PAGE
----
It sent countries across the globe to regulate developing technologies, with the European Union blazing the trail with its proposed AI Act.
Higher education institutions have responded in their own ways, too.
The Institute for Ethics in AI at the University of Oxford brings together world-leading philosophers and other experts in the humanities with technical developers and users of AI in academia, business and government.
Researchers here focus on investigating the ethical impacts from all perspectives, covering six themes: AI and Democracy, AI and Governance, AI and Human Rights, AI and Human Well-Being, AI and the Environment, and AI and Society.
The University of Melbourne has micro certificates in “Introduction to the Ethics of Artificial Intelligence.”
Informed by leading research from the Centre of Artificial Intelligence and Digital Ethics (CAIDE), this certificate, among many others, explores how to apply ethical frameworks and theories to AI in your workplace.
But where does Silicon Valley stand in the study of AI and its progress?
OpenAI’s firing of Sam Altman
The five days of chaos surrounding Altman’s position in OpenAI exposed the controversies surrounding Silicon Valley and its study of AI and its development.
Here’s what went down:
- Altman was fired on Nov. 17, 2023. Four board members, including OpenAI’s chief scientist, voted against him, which led to his dismissal. Mita Murati was appointed as interim CEO.
- Greg Brockman, the chairman of the board and another co-founder, resigned in response to Altman’s termination.
- Microsoft, one of the main investors at OpenAI, pressured the board of directors to rehire Sam as OpenAI CEO.
- On Monday, Nov. 20, 2023, Microsoft CEO Satya Nadella announced they hired Altman to lead a new artificial intelligence department alongside Brockman and several other recently departed OpenAI employees.
- The same day, OpenAI hired former Twitch CEO Emmett Shear as its interim CEO, replacing Murati just two days after appointing her to the role. Shear confirmed the move in a post on X early the following morning.
- On Tuesday, OpenAI announced in a post on X that Altman reached an agreement in principle (a stepping stone to a contract) to return as CEO of OpenAI, but on the condition that OpenAI reconfigures its board of directors.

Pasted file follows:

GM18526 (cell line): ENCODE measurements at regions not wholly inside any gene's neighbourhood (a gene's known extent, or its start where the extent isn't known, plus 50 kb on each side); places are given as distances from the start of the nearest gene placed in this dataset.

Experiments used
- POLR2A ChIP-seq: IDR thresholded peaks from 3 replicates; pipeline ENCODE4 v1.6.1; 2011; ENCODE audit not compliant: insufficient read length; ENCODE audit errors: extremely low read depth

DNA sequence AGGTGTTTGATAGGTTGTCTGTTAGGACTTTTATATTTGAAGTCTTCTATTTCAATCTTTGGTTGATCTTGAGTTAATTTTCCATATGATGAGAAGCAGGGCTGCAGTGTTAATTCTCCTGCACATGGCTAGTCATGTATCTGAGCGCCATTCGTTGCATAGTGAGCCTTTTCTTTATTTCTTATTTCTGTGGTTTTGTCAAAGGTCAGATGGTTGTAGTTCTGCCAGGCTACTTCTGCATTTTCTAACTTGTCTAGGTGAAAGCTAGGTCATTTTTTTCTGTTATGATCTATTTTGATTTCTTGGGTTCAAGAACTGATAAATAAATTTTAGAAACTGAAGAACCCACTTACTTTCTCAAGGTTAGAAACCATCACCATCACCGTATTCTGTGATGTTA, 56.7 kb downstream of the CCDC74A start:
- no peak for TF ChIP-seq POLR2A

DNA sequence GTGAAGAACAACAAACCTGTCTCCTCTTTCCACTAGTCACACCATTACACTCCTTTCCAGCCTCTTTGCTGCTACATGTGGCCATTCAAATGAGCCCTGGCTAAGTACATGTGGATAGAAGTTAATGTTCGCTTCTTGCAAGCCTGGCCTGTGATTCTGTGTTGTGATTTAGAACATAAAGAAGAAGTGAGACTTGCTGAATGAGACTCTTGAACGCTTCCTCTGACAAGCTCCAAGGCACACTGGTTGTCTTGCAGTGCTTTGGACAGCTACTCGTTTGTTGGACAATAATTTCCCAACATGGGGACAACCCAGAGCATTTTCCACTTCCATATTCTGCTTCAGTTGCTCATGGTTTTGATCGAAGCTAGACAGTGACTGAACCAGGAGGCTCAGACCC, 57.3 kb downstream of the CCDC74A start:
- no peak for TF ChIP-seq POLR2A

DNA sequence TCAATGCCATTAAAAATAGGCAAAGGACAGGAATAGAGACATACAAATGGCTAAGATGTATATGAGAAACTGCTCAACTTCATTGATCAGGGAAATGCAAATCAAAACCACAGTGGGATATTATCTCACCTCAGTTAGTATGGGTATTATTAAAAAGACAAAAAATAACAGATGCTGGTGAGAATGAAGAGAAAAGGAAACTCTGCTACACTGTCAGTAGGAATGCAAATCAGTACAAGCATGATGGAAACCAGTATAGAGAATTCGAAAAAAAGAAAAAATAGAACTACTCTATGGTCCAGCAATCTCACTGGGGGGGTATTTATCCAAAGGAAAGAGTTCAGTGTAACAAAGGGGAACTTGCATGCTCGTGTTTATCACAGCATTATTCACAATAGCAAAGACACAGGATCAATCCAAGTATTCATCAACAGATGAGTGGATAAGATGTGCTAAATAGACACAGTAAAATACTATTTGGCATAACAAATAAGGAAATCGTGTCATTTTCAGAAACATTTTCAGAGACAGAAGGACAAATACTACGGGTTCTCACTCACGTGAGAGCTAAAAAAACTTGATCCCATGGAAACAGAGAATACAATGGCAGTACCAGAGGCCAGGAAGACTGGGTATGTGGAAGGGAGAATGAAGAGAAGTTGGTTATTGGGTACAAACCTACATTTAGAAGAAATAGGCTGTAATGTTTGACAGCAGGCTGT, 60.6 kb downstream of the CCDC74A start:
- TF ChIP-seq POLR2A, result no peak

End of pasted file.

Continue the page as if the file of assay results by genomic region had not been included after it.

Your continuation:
While OpenAI has been tight-lipped behind the reason for Altman’s departure, one report suggests that Sutskever — pivotal in developing OpenAI’s ChatGPT and wanting highly advanced systems behaving according to defined limits — initiated the recent coup.
In this, how much does the education of these influential figures affect their views on the study of AI and its development?
The study of AI: Silicon Valley’s five most iconic figures
Sam Altman, a tech visionary and entrepreneur, is a name synonymous with innovation.
Altman dropped out of Stanford in 2005 to create Loopt, a location-sharing app, eventually selling it for US$43.4 million to Green Dot in 2012.
In 2011, he joined the influential startup incubator Y Combinator before heading to OpenAI in 2019.
As the CEO of OpenAI, Altman catapulted ChatGPT to global fame and has become Silicon Valley’s sought-after voice on the promise and potential dangers of AI.
“I can’t imagine that this would have happened to me,” Altman told Intelligencer about his new role as leader of the AI movement.
Altman believes AI technology will reshape society as we know it. While he thinks it comes with real dangers, it can also be “the greatest technology humanity has yet developed” to enhance our lives significantly.
Greg Brockman is the President and co-founder of OpenAI.
Greg attended Harvard University and Massachusetts Institute of Technology (MIT), dropping out of both.